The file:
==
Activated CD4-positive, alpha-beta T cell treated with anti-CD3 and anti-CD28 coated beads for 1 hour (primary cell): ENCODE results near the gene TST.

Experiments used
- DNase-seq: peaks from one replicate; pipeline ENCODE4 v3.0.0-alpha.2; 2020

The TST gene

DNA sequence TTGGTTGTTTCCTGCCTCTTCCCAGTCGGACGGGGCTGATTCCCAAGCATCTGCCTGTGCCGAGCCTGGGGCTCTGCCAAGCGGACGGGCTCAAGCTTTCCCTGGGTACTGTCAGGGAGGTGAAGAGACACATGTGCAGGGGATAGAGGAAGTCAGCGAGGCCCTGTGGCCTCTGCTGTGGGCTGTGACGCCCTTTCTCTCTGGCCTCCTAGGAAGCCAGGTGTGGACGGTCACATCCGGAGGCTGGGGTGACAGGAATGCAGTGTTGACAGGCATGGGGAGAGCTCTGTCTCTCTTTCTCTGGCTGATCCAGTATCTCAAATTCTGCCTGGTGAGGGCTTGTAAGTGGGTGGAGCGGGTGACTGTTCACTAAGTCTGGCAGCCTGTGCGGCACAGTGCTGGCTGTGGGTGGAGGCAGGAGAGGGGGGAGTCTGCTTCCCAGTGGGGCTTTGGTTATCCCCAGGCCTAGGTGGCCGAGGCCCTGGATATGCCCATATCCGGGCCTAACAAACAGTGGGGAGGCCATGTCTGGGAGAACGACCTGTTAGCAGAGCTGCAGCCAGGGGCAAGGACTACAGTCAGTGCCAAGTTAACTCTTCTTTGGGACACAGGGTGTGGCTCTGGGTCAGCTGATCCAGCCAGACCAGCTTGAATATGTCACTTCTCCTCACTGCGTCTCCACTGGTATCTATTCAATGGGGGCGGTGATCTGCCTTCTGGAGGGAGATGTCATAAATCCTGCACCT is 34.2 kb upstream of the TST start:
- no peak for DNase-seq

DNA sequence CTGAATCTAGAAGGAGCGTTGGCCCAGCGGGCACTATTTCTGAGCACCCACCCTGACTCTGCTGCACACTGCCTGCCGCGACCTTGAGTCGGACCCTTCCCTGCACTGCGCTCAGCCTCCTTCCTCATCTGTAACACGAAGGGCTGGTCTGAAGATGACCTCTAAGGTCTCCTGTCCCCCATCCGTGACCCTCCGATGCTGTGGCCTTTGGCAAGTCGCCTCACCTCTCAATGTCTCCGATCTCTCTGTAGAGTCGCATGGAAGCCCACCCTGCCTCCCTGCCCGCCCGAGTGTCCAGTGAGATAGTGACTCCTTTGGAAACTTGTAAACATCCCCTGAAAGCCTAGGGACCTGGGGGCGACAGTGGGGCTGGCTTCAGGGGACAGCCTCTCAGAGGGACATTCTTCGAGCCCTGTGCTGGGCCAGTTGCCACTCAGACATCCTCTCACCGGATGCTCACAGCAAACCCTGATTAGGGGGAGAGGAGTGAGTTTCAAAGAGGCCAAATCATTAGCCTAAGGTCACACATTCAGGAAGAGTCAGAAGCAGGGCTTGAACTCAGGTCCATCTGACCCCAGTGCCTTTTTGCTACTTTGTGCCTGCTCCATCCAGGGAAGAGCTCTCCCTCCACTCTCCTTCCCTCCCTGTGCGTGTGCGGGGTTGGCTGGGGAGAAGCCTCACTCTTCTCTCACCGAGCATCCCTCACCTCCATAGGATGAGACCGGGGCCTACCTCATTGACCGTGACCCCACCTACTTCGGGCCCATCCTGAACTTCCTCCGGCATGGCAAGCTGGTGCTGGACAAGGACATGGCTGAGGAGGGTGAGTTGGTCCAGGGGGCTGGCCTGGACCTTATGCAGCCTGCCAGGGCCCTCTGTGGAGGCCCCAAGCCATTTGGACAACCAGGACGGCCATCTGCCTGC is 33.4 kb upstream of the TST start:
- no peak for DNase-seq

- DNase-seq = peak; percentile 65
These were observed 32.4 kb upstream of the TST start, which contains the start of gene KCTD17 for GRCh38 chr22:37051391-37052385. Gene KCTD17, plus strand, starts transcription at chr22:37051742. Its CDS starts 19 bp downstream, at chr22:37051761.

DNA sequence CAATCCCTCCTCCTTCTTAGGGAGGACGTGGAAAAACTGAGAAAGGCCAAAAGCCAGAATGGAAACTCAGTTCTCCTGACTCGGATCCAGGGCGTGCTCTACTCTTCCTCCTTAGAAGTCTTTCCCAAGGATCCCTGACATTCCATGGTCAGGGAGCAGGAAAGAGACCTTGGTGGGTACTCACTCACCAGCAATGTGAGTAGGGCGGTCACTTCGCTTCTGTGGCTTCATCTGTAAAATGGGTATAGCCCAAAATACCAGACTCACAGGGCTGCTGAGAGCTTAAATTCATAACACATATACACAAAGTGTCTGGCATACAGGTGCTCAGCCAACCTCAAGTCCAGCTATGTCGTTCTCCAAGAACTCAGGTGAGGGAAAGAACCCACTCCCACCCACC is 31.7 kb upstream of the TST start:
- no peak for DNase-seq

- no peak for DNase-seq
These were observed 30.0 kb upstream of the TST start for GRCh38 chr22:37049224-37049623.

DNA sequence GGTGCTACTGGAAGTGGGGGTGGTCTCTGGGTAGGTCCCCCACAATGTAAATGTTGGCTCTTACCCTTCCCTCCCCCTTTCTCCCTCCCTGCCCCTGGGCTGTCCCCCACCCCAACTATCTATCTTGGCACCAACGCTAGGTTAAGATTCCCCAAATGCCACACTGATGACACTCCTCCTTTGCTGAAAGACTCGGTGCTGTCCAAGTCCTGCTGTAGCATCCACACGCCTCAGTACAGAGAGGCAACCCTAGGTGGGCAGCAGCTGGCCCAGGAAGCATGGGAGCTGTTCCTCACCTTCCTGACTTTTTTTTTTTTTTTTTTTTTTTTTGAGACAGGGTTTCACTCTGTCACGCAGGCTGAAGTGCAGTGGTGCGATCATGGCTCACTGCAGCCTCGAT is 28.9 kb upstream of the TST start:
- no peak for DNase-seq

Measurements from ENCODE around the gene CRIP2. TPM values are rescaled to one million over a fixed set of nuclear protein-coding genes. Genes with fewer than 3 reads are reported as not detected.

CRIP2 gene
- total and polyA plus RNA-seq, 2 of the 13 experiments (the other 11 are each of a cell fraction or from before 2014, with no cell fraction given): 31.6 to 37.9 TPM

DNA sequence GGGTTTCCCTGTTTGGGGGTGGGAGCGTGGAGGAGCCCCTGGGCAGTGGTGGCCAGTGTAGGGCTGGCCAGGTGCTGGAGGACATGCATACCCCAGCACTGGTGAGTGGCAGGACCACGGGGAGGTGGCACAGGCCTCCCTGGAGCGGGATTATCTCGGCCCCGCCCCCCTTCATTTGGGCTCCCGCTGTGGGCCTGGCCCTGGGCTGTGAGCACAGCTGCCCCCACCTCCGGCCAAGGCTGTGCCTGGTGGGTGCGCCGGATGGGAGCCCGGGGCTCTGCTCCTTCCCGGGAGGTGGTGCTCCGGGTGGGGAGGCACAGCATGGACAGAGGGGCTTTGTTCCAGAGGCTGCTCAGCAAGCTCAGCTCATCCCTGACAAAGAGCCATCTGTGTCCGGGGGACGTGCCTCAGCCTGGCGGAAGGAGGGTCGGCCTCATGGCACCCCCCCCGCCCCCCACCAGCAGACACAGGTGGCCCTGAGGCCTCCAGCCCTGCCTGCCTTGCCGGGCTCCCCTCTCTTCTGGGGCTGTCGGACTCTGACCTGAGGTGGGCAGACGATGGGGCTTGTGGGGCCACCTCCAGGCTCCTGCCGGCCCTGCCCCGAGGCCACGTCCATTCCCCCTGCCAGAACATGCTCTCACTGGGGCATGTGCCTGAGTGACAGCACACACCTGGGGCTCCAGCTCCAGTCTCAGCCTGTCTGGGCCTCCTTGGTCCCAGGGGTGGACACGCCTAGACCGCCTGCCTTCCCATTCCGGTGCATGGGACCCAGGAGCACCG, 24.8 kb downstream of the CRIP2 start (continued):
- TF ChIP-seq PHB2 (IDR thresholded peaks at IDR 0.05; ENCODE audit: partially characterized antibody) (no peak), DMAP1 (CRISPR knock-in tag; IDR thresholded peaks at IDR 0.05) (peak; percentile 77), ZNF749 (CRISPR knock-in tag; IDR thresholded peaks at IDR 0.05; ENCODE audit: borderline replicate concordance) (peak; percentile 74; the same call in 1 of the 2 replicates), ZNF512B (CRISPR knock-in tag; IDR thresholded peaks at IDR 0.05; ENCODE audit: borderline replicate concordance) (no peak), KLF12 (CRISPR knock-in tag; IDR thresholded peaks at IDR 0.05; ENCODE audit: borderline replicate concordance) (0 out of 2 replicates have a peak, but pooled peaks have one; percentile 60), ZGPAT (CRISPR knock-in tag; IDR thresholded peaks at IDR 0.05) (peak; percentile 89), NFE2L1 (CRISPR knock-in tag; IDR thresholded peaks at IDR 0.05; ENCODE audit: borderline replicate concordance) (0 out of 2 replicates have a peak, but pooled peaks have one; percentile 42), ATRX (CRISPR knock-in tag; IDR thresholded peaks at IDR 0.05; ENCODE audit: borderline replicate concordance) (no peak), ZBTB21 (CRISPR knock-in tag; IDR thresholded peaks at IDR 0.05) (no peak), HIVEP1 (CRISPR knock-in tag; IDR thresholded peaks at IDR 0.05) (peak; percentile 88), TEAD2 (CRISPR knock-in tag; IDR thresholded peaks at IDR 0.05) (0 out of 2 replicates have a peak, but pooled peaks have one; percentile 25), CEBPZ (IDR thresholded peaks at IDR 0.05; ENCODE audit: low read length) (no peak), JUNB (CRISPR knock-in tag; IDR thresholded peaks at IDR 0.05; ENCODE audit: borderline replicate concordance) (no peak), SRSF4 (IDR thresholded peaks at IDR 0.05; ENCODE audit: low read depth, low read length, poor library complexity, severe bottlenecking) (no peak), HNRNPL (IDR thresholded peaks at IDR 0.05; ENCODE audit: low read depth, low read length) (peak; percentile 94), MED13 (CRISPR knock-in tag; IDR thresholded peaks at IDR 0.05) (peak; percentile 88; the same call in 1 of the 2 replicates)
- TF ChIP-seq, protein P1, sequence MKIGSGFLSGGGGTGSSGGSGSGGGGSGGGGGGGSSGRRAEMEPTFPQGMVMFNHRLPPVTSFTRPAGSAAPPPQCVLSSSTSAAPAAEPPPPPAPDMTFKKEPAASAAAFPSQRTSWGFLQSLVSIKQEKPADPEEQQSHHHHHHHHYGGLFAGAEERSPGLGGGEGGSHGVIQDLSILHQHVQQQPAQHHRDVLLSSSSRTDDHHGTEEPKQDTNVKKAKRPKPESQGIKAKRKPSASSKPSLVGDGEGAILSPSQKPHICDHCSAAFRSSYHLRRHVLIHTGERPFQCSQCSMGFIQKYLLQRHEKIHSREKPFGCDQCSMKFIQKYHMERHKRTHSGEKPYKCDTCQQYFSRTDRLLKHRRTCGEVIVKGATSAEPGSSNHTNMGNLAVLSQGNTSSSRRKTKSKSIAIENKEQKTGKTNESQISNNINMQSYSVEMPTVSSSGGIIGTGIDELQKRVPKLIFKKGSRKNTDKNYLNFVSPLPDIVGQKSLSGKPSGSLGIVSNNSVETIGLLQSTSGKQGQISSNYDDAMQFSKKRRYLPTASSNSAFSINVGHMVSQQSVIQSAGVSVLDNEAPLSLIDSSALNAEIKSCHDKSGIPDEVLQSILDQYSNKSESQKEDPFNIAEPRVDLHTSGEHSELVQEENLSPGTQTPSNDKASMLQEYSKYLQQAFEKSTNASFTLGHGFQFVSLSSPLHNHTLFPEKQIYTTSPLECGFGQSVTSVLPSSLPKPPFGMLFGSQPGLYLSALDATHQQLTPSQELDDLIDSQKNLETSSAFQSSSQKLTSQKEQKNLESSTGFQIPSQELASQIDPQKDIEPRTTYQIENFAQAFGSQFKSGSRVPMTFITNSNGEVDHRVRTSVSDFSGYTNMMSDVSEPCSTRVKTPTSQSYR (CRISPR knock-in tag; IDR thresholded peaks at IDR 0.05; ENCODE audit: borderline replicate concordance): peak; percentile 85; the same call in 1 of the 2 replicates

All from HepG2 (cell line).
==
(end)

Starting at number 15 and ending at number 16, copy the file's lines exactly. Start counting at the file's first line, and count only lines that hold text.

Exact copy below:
DNA sequence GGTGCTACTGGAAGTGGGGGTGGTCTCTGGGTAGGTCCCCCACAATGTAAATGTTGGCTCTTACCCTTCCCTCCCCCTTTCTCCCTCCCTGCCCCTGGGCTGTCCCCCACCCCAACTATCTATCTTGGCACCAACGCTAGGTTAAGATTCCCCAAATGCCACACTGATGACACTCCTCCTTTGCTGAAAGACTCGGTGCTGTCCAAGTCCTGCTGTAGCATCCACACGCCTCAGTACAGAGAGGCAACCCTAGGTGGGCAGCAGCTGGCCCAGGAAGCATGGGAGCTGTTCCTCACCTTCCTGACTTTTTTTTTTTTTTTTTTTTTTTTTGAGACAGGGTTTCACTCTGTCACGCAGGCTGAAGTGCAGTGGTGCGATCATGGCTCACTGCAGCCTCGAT is 28.9 kb upstream of the TST start:
- no peak for DNase-seq